The Ontario Court of Appeal decision in Performance Plus Golf Academy v. Hydeaway Golf Club is a cautionary tale for commercial Landlord’s seeking to enforce their right to distrain against a Tenant’s property. It is also a good reminder that commercial Landlords can only distrain against chattels (movable goods) of the Tenants and not the Tenant’s trade fixtures or leasehold improvements.
Distress is a powerful “self-help” remedy that permits Landlords to seize and sell the Tenant’s chattels, in order to satisfy any rental arrears. Given that Landlords can exercise their right to distrain without a Court Order, it is important to follow the strict procedures associated with the remedy. For example, distress is not available if the lease has been terminated and may only be exercised between sunrise and sunset, never on a Sunday. Following a distress, the Landlord must provide the Tenant with proper notice and wait 5 clear days before selling the seized goods. This provides the Tenant with an opportunity to pay the rental arrears. Finally, the Landlord must obtain 2 independent appraisals before selling the Tenant’s goods.
In Performance Plus, the Landlord owned and operated a golf course. The Landlord rented a portion of the property to a Tenant who operated a driving range and golf academy. The Tenant agreed to pay rent of $3,000 per month in the summer, and $2,000 per month in the winter.
The Tenant invested approximately $200,000 to purchase the necessary equipment to construct the driving range. The driving range went into operation around September 2006 but by the following year the parties’ relationship deteriorated and the Tenant failed to pay rent in September, October, and November 2007. The Landlord terminated the lease on notice to the Tenant and the Tenant eventually returned to the property with its work crew and the Ontario Provincial Police. During this visit the Tenant attempted to remove the driving range equipment but the Landlord claimed ownership of the assets. The OPP suggested that the Tenant leave and obtain a court order for the return of the assets. The Tenant then commenced a lawsuit. While the protracted litigation was ongoing, the Landlord operated the driving range with the Tenant’s equipment.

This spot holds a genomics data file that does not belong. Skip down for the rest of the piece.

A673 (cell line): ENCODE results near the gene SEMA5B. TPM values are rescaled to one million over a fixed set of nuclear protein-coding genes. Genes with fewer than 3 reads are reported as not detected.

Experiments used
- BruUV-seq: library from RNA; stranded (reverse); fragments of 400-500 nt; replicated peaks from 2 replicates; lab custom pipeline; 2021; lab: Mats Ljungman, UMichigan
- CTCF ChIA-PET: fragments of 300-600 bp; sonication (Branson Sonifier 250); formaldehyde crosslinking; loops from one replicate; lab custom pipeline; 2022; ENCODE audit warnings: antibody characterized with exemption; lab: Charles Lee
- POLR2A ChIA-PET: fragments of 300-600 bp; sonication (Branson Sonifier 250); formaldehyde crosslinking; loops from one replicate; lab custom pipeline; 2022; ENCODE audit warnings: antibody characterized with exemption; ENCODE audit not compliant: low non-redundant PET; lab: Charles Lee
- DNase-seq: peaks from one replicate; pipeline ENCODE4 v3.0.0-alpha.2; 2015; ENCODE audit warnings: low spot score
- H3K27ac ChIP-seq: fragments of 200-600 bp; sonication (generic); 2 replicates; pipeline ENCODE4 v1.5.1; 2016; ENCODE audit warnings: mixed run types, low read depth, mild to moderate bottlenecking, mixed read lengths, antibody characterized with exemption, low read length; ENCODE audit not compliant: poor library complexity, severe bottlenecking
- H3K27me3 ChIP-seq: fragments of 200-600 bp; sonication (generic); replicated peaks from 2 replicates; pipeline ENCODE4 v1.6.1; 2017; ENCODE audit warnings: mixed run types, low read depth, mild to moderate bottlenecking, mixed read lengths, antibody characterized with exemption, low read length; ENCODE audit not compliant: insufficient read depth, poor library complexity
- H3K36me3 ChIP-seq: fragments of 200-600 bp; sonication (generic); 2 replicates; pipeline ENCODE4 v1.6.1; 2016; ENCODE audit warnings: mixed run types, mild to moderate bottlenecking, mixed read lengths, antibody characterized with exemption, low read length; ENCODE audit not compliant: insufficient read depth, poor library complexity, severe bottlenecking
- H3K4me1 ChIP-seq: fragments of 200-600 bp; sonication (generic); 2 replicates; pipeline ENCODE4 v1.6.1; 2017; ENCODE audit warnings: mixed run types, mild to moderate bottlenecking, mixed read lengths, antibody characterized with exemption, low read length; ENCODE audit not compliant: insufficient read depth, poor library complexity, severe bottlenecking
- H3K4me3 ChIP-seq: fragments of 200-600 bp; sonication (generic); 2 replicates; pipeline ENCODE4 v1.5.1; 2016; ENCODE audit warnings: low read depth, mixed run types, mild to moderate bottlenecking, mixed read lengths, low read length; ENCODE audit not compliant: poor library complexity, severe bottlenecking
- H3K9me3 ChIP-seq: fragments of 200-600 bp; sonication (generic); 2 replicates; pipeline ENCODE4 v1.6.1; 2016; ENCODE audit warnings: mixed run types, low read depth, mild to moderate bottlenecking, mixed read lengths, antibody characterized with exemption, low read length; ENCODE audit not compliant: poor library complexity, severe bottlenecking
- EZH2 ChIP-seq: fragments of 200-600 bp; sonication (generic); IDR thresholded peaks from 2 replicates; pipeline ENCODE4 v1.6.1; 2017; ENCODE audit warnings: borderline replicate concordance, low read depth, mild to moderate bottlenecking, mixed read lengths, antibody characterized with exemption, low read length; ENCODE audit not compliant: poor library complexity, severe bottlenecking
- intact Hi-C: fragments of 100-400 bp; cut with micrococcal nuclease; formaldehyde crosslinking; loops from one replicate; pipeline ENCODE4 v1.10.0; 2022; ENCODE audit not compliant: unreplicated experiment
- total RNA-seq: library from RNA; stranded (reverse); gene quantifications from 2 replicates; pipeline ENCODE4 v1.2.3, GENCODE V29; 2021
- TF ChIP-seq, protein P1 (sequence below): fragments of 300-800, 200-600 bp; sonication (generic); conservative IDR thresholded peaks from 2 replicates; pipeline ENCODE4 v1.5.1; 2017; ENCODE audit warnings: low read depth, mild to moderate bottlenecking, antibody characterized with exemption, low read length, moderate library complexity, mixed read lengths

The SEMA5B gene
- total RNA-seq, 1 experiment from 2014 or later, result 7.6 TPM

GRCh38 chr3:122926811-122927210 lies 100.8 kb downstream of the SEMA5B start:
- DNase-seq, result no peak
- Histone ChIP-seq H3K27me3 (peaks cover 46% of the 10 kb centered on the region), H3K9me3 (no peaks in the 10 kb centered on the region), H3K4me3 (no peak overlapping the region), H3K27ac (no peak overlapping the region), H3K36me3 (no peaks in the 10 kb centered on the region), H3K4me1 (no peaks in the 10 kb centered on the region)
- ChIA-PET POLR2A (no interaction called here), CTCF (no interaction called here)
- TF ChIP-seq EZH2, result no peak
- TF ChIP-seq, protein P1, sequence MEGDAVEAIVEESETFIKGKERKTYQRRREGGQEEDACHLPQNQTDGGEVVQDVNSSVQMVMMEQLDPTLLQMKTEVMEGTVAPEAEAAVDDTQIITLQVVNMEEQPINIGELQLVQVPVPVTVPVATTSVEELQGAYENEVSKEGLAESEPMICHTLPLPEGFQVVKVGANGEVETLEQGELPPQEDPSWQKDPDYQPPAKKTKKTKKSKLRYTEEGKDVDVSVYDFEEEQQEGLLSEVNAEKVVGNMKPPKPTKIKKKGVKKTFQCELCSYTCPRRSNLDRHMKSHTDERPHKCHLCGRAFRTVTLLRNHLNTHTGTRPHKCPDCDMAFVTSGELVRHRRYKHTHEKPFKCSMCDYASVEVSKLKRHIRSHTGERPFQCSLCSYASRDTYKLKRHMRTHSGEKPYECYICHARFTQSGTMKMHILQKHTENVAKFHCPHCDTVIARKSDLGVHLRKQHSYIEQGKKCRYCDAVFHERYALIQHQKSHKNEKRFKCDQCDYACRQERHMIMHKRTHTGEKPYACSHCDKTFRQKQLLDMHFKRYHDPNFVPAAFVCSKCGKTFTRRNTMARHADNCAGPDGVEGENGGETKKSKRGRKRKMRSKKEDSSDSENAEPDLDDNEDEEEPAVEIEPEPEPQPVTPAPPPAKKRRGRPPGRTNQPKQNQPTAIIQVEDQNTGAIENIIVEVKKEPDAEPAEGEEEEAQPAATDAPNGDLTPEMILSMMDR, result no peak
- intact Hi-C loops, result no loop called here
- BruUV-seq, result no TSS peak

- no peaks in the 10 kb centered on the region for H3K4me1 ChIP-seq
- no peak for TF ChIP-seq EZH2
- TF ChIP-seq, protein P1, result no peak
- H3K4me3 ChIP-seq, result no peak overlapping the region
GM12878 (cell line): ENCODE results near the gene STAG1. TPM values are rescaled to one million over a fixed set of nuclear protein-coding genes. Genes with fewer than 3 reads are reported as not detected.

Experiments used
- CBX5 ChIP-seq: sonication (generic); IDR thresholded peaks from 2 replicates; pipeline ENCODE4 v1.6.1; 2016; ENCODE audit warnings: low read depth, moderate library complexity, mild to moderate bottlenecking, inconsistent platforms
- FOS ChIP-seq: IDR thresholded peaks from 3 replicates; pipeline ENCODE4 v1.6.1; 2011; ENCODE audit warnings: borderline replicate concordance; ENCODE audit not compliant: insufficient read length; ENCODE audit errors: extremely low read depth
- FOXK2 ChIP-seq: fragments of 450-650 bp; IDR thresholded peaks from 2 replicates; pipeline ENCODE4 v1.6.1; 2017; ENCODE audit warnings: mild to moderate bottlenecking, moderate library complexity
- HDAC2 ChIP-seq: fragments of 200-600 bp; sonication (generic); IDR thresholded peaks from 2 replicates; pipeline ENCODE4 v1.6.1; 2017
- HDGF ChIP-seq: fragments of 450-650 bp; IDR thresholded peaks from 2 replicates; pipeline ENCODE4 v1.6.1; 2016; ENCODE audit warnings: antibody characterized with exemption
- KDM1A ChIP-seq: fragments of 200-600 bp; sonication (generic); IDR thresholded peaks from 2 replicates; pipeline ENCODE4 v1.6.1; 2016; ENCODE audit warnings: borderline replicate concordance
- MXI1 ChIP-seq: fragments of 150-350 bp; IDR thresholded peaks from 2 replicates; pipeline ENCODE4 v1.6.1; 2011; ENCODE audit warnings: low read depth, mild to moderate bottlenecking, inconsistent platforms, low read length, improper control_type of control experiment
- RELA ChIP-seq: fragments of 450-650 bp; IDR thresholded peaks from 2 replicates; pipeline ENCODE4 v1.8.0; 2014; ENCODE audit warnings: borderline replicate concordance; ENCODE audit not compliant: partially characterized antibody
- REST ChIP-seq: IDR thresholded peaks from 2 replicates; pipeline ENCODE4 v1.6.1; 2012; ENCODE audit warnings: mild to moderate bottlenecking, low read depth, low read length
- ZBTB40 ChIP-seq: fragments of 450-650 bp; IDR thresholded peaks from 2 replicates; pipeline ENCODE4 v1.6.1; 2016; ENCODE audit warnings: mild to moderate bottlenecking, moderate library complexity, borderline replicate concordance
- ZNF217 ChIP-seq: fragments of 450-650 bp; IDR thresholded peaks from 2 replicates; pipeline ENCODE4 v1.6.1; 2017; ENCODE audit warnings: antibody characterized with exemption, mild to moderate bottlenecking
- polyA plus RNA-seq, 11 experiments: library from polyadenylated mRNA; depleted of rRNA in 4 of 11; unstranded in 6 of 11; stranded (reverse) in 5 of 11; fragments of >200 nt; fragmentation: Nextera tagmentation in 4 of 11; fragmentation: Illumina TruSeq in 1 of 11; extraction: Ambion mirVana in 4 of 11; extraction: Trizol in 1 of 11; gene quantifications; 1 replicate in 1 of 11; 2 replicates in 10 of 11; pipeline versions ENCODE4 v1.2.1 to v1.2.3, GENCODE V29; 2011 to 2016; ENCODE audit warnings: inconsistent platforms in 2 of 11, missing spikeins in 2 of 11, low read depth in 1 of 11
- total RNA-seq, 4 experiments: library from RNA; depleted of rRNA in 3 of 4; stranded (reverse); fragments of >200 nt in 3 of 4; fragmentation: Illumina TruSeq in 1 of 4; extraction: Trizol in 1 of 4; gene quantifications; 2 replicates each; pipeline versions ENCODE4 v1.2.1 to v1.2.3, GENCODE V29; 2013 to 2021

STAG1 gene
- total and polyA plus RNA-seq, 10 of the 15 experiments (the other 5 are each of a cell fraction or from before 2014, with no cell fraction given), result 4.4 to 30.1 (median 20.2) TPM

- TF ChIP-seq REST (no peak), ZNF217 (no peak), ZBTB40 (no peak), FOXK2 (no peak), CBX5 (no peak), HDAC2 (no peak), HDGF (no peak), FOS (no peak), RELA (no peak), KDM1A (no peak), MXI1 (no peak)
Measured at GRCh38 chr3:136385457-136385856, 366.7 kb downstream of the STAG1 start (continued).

In May 2016, more than 8 years after the Lease was terminated, a 3-day trial took place. The Trial Judge found the Landlord liable for the undepreciated value of the equipment as at the date of the lease termination. The Trial Judge also ordered $80,000 in “exemplary” damages against the Landlord, calculated as $10,000 per year for the eight years that the Landlord used the disputed equipment. The total damage award was $268,033.17. The Landlord was also ordered to pay the Tenant more than $100,000 in legal costs.
The Landlord appealed the Trial Judge’s ruling arguing that certain of the assets were abandoned fixtures. Fixtures are assets that are sufficiently affixed to real property such that they are considered permanent in nature and part of the land. The general rule is that fixtures remain with the land following the end of a tenancy; but not all fixtures fall within this rule. Trade fixtures are assets that are affixed to leased premises by a Tenant for trade or commercial purposes. Courts have consistently held that Tenants are presumptively allowed to remove trade fixtures at the end of a tenancy so long as the removal does not materially damage the premises.
The Court of Appeal rejected the notion that the Tenant had abandoned its equipment and also rejected the Landlord’s argument that the equipment should be classified as fixtures. The Court of Appeal also agreed with and affirmed the Trial Judge’s finding that the Landlord lost its right to distrain when the Landlord elected to terminate the Lease.
Although the Court of Appeal ultimately set aside the Trial Judge’s award of exemplary damages, Performance Plus is a perfect example of the serious financial and legal consequences likely to befall a Landlord who exercises the remedy of distraint without the requisite caution.